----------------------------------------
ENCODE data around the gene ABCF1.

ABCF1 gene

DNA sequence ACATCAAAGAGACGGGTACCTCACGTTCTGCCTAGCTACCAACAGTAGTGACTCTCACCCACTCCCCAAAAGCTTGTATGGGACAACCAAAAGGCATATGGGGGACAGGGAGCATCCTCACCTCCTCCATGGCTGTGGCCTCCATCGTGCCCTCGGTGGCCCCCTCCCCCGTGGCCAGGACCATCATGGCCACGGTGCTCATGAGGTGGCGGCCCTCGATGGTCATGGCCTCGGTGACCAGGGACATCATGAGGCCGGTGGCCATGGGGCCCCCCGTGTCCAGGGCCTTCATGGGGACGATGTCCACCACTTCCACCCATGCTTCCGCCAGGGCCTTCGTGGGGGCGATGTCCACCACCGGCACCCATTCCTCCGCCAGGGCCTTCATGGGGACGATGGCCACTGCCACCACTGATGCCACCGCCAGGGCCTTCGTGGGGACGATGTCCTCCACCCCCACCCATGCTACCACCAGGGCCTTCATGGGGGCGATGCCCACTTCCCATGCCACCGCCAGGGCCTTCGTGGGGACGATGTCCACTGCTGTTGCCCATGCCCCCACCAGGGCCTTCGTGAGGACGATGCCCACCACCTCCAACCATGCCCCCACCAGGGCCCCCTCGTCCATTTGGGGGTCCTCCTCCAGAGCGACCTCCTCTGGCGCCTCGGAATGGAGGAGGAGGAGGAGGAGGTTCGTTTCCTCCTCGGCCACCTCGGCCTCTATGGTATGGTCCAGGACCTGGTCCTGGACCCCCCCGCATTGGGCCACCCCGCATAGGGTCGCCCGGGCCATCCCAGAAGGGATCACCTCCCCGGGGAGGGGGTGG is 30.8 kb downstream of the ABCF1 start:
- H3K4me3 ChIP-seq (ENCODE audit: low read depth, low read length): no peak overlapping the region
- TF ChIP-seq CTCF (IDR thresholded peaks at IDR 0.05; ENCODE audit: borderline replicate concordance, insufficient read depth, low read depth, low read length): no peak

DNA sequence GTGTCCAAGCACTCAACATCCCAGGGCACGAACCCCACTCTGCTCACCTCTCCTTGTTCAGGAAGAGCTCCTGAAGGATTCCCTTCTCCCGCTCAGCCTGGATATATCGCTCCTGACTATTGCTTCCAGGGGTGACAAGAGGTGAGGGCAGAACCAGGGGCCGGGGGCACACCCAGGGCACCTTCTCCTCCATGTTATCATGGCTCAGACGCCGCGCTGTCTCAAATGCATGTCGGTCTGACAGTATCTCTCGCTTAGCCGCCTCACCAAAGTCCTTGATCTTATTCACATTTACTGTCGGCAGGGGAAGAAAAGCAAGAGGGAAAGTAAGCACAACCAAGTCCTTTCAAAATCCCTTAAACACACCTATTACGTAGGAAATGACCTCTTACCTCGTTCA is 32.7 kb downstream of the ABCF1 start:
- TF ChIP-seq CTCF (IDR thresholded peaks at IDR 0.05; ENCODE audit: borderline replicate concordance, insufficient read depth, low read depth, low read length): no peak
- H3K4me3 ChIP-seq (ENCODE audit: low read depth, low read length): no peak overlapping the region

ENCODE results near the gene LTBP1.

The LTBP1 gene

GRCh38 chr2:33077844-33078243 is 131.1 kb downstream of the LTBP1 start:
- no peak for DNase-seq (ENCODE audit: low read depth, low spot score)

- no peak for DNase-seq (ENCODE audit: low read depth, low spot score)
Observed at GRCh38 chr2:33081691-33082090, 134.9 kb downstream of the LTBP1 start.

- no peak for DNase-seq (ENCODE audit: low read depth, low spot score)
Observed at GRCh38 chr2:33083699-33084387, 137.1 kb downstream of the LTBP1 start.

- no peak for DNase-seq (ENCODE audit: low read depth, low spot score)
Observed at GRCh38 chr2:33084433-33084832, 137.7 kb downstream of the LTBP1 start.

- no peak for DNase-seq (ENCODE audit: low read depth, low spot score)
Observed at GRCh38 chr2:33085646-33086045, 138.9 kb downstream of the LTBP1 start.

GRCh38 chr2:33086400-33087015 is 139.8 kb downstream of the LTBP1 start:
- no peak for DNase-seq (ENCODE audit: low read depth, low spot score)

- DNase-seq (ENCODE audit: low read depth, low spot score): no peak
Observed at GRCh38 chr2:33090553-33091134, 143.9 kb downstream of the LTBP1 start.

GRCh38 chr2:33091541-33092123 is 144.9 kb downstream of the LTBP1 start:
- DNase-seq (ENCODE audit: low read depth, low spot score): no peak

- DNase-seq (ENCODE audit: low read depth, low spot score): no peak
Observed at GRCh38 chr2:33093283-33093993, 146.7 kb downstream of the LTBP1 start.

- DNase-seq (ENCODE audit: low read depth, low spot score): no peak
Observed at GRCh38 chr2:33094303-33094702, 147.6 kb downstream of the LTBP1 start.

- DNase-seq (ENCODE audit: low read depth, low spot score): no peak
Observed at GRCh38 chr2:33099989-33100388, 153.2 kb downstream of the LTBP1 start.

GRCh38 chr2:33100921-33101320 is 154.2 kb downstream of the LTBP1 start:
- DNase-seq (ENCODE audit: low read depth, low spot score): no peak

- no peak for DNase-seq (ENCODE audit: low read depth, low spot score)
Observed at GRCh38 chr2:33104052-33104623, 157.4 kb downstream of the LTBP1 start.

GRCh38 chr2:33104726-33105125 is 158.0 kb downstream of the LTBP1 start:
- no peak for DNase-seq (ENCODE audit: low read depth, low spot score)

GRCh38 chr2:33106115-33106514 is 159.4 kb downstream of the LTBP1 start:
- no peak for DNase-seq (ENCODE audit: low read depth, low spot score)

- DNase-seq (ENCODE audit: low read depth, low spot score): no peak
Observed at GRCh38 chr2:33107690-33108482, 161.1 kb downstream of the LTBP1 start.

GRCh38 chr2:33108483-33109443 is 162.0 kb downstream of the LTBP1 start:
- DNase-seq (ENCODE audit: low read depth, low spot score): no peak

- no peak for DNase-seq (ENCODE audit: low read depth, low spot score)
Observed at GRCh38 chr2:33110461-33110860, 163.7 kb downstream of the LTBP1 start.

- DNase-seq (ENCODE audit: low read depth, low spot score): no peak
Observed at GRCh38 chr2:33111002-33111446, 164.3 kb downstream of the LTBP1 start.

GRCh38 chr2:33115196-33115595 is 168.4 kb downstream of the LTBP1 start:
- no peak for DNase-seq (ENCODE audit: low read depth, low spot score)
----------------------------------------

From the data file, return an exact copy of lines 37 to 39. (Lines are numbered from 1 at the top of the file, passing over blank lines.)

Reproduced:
GRCh38 chr2:33104726-33105125 is 158.0 kb downstream of the LTBP1 start:
- no peak for DNase-seq (ENCODE audit: low read depth, low spot score)

GRCh38 chr2:33106115-33106514 is 159.4 kb downstream of the LTBP1 start: